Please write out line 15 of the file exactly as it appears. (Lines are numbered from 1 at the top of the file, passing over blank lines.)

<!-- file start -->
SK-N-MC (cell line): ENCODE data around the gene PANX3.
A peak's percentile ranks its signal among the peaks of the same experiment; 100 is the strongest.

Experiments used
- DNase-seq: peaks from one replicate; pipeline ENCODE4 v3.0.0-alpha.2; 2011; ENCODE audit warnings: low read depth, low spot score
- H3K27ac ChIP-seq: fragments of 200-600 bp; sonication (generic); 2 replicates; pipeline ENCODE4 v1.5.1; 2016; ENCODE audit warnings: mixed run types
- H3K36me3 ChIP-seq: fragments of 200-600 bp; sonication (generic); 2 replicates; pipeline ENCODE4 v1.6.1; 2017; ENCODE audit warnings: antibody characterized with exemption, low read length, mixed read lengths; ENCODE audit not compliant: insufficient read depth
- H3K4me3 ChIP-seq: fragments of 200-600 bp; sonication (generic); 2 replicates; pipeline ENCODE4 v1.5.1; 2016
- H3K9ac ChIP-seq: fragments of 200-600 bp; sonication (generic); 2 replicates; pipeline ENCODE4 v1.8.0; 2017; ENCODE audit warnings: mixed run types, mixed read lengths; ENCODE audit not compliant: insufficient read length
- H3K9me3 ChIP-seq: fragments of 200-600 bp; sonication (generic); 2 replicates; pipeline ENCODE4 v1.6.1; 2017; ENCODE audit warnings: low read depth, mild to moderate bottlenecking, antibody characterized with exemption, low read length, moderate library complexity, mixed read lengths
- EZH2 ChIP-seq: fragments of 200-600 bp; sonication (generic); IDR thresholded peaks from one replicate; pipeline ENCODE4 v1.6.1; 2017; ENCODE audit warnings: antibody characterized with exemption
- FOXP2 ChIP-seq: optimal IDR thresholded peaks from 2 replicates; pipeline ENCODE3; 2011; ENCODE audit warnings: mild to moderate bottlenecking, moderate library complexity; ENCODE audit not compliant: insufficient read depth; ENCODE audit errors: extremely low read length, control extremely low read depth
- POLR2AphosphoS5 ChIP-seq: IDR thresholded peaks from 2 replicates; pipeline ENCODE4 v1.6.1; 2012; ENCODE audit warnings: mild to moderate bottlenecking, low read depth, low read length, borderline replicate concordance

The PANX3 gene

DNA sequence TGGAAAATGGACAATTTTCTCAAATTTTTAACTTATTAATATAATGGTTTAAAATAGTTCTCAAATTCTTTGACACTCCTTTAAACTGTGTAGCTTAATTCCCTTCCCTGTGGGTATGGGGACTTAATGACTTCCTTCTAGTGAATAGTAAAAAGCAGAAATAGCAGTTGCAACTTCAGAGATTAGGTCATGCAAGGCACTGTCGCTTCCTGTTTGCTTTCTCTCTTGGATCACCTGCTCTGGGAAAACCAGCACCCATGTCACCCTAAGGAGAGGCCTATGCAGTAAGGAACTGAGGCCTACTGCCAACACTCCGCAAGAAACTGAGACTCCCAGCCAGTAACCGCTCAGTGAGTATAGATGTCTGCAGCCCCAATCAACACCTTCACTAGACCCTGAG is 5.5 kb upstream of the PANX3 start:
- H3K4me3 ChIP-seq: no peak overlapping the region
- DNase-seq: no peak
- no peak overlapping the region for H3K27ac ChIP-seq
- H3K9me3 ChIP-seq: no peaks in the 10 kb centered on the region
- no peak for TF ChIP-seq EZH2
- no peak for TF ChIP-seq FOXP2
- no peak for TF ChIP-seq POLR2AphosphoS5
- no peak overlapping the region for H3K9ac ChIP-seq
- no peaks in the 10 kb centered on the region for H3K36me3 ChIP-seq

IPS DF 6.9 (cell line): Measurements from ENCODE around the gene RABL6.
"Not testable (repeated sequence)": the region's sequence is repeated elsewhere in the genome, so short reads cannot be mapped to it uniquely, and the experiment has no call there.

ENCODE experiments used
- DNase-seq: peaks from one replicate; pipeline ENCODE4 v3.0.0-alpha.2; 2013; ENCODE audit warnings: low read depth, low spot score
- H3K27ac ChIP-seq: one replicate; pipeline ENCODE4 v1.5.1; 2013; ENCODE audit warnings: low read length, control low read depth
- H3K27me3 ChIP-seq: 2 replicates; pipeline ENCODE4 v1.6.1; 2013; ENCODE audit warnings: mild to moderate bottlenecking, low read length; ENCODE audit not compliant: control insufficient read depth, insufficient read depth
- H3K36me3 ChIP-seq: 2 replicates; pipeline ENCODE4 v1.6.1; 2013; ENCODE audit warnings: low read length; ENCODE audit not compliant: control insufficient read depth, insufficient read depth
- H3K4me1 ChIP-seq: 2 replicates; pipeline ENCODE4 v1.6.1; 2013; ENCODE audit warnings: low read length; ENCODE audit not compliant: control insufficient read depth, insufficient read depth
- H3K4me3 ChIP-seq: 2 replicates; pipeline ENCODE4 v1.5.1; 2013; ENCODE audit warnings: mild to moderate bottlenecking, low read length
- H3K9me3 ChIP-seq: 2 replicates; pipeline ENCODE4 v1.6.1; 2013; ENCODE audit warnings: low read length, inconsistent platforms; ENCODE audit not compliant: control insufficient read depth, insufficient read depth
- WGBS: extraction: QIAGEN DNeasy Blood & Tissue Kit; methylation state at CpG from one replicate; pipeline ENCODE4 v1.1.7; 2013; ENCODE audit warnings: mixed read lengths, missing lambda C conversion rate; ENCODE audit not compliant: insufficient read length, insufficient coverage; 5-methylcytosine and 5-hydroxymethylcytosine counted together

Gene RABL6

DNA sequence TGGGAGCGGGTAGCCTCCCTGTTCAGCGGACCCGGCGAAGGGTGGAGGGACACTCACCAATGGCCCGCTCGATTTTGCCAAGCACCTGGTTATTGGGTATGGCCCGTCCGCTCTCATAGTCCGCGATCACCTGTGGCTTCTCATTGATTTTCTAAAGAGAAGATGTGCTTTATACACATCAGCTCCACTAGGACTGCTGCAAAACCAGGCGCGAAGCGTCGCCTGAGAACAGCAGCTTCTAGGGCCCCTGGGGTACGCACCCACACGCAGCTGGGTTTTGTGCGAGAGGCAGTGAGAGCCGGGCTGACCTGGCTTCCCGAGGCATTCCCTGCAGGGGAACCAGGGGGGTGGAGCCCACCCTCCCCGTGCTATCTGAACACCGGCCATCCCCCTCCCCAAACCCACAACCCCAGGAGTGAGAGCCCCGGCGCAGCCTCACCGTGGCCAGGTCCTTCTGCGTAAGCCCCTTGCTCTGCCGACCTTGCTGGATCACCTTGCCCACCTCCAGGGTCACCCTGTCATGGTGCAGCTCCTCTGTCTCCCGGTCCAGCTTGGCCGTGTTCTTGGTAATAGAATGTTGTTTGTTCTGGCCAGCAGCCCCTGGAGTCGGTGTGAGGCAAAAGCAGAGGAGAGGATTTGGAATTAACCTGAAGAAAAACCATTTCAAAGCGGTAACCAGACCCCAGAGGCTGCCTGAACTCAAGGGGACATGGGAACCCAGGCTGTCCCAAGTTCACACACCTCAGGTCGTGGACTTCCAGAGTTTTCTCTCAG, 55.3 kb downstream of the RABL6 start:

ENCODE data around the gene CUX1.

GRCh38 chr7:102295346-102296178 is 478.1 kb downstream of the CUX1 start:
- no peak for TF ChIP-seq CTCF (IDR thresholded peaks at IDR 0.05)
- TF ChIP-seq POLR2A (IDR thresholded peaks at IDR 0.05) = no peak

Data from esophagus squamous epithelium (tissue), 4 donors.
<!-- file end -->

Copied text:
- H3K4me3 ChIP-seq: no peak overlapping the region